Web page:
Device Regulator Faces Critics From Both Sides
Matthew Perrone, AP
The Food and Drug Administration is approving medical devices too slowly. Or too quickly — depending on whom you ask. House lawmakers heard both arguments last week at a hearing examining the FDA's regulation of U.S. medical devices, a $120-billion industry that includes everything from hospital beds to heart pumps. FDA leadership is in the process of overhauling the 35-year-old system used to clear most devices, triggering a slew of reports and analyses aimed at influencing the agency's plans.
On the one side are device manufacturers, who charge that FDA reviews have gotten longer and less predictable, forcing some companies to launch their devices overseas to stay in business. They say American patients no longer have access to the latest medical treatments, forcing some to fly to Europe for surgery. But consumer safety advocates say just the opposite: FDA is clearing too many devices, too quickly, jeopardizing patient safety. Can they both be right?
"Not unless we're in an episode of Star Trek with parallel universes," said FDA device director Dr. Jeffrey Shuren, in a recent interview with the Associated Press. Shuren said the U.S. system is not inherently slower than Europe's, though it does require an extra level of evidence. European regulators require that a device be safe and perform as described on its label. The FDA has those standards but also requires that the device be proven to successfully treat a disease. Shuren points to a handful of devices that were rejected by the FDA and approved in Europe, only to later be recalled for safety reasons.
"Just because a technology is available in another country doesn't mean it works, or even that it's necessarily safe," he said. The main problem the FDA has encountered in recent years, according to Shuren, is the declining quality of applications from device makers. According to Shuren, more than 50 percent of applications for conventional medical devices are missing key information, leading to delays that should have been avoided. "We're stepping up to the plate to do our part to get this right. But if it's going to work we need industry to do their part," Shuren told members of the House Energy and Commerce Committee's Health Subcommittee.
Seated with Shuren at the witness table was a trio of device industry entrepreneurs, who argued that the pace and unpredictability of FDA reviews is driving some companies into bankruptcy. "Investment is drying up, companies are moving overseas or closing their doors and U.S. patients are being denied timely access to safe and effective new medical products," said Dr. Josh Makower, a medical device inventor and consulting professor at Stanford University.
Makower and the others pointed out that venture capital, which is critical to start-up companies, has dropped 37 percent across the device sector since 2007. While some of that decline is unquestionably due to the recession, entrepreneurs insist the FDA's regulatory stance is also to blame. Makower hammered home a key argument of device companies: that it typically takes companies two years longer to get devices approved in the U.S. than in Europe. That figure and others came from a survey sent to 750 device companies, in which only 17 percent responded. PricewaterhouseCoopers released a similar report last month and its conclusions relied on a survey of just 13 companies.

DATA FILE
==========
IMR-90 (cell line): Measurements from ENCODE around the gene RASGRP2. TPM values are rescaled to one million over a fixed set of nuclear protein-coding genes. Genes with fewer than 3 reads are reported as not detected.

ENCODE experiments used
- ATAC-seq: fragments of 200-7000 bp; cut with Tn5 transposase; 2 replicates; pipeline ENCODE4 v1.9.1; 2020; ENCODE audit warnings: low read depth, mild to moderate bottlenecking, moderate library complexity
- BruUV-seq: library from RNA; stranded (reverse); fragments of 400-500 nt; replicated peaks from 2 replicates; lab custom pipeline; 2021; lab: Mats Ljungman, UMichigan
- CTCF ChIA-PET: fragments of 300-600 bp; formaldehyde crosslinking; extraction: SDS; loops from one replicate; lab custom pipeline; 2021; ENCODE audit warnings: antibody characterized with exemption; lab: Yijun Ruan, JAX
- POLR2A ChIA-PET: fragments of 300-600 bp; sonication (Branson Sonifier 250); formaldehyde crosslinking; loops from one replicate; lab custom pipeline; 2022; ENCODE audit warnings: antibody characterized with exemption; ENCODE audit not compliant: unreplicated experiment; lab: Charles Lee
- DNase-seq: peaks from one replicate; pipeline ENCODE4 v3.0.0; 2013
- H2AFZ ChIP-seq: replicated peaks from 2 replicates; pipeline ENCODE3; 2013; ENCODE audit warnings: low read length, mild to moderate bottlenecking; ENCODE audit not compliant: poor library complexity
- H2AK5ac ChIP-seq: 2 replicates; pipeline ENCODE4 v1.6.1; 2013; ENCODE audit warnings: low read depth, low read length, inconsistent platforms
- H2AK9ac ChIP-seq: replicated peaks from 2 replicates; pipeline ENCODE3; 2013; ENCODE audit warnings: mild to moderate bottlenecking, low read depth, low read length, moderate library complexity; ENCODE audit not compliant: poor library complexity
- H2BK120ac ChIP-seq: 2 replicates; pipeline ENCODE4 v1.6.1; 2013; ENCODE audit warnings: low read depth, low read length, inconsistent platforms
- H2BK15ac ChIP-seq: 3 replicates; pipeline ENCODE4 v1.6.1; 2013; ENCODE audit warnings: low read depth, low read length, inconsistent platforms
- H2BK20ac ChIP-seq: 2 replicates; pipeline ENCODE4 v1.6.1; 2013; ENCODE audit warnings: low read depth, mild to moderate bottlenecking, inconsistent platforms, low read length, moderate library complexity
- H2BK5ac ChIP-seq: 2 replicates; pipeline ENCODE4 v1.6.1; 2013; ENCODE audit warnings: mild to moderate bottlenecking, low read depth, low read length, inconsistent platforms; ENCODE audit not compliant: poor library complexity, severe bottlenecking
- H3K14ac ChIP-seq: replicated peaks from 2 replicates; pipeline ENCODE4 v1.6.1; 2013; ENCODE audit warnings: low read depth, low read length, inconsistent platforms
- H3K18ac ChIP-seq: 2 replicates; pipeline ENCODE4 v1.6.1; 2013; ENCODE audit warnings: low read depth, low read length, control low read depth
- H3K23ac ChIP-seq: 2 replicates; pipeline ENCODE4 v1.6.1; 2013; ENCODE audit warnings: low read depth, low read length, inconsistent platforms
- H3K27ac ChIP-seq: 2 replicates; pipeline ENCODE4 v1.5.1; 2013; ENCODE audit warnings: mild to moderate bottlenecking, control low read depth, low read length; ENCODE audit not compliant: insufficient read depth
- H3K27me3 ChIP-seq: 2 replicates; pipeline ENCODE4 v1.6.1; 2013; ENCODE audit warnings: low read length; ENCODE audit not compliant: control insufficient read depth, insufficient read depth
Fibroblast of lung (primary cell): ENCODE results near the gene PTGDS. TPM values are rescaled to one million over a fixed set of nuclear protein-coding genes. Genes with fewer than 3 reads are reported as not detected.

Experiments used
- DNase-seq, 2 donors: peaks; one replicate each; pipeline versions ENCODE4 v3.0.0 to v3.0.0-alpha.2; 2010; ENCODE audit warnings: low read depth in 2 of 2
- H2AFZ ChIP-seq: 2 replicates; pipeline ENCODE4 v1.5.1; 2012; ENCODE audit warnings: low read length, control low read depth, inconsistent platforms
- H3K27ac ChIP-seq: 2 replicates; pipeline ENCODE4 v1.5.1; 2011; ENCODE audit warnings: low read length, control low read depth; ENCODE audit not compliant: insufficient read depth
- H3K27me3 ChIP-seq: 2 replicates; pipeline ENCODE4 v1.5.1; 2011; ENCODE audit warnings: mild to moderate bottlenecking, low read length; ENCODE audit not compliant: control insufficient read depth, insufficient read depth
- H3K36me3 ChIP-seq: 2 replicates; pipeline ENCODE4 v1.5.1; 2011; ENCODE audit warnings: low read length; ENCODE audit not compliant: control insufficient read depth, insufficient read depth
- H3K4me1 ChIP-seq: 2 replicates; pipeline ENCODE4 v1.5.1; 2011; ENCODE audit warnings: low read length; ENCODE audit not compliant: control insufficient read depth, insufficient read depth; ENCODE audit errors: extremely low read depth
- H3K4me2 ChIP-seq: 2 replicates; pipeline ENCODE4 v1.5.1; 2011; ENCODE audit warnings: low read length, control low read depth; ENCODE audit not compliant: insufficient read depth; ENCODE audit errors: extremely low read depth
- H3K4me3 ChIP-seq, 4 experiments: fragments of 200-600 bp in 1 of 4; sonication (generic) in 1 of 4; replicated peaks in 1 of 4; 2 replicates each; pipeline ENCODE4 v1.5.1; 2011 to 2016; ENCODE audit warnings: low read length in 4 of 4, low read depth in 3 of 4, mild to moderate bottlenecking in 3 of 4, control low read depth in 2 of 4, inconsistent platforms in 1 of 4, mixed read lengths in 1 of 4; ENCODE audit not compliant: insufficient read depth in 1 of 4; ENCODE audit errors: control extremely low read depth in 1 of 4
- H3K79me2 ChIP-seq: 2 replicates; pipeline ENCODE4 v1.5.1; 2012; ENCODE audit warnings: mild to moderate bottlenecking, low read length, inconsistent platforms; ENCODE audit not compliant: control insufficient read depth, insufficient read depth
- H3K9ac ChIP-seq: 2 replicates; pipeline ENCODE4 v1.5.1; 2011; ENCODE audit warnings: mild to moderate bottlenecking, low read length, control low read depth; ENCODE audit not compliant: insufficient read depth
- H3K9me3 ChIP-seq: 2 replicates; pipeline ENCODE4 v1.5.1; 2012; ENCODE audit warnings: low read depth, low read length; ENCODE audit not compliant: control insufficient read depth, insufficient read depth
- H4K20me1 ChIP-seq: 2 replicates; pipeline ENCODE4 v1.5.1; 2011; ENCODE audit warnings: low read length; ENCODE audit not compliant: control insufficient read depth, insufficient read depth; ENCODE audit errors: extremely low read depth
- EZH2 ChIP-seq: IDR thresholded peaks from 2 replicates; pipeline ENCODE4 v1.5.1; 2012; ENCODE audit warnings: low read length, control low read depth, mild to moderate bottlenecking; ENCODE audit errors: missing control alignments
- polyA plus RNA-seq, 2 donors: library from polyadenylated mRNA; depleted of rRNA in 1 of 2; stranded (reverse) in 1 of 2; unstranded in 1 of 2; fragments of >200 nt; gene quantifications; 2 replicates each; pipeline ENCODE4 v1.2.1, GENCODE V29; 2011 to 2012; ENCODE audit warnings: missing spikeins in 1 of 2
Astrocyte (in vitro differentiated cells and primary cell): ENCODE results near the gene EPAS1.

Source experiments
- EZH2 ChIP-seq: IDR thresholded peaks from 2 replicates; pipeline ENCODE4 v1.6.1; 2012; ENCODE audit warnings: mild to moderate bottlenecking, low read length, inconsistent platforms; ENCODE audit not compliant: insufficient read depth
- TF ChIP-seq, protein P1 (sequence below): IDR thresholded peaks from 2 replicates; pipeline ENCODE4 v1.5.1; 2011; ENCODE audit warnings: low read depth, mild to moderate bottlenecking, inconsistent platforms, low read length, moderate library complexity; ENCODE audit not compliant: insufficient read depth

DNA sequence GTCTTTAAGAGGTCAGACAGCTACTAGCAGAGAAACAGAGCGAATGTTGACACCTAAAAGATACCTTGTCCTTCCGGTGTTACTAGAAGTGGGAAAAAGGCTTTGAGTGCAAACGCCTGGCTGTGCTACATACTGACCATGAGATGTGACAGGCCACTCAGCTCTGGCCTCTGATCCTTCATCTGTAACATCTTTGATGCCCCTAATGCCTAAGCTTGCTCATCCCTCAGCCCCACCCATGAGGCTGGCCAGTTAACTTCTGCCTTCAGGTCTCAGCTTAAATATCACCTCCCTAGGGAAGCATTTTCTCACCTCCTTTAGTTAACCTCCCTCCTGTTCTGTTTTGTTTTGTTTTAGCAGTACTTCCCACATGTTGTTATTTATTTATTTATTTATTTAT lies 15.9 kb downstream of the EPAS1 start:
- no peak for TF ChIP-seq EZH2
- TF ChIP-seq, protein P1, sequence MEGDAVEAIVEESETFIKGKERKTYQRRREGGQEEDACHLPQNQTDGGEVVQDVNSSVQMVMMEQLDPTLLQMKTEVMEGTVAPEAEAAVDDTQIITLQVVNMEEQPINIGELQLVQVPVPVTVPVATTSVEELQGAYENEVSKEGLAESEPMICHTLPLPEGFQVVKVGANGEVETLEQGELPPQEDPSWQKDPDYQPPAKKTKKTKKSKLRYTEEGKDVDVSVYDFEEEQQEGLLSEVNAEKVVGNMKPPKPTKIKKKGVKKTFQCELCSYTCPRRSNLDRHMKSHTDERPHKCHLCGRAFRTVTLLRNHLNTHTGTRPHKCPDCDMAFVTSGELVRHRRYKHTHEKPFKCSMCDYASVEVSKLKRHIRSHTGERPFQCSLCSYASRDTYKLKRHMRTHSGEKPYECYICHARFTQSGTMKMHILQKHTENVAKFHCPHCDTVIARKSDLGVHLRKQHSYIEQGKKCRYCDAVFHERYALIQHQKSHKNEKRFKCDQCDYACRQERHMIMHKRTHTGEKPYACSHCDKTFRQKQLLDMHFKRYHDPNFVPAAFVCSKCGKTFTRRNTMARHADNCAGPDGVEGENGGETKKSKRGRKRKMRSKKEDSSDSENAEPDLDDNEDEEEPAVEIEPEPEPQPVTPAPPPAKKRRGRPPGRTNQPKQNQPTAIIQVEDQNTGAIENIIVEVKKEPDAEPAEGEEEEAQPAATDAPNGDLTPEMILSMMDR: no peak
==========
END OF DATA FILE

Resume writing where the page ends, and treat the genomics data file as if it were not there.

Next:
A committee room mostly filled with Republicans concentrated their questions on the FDA device director and industry representatives. Patient safety advocates were also present at the hearing to argue that U.S. device approvals are often too fast. Dr. Steven Nissen reiterated data from a study published this week suggesting the FDA is clearing too many devices through a fast-track pathway designed for low-risk devices. The analysis found that 70 percent of life-threatening recalls between 2005 and 2009 involved devices cleared through the fast-track method, rather than a more rigorous system that requires medical testing.
"There's a serious problem here when 112 million devices were recalled in less than five years," said Nissen, chairman of cardiovascular medicine at the Cleveland Clinic. Devices approved through the fast-track, or 510k, method, are often approved within 90 days, provided they are similar to devices already on the market. Devices requiring "pre-market review" usually require human testing that takes years and tens of millions of dollars.
But the FDA has questioned the significance of the numbers, since the devices recalled represent about one percent of those approved via 510k. Also, since the agency approves 90 percent of its devices through the fast-track program it's expected that more of those devices would be recalled.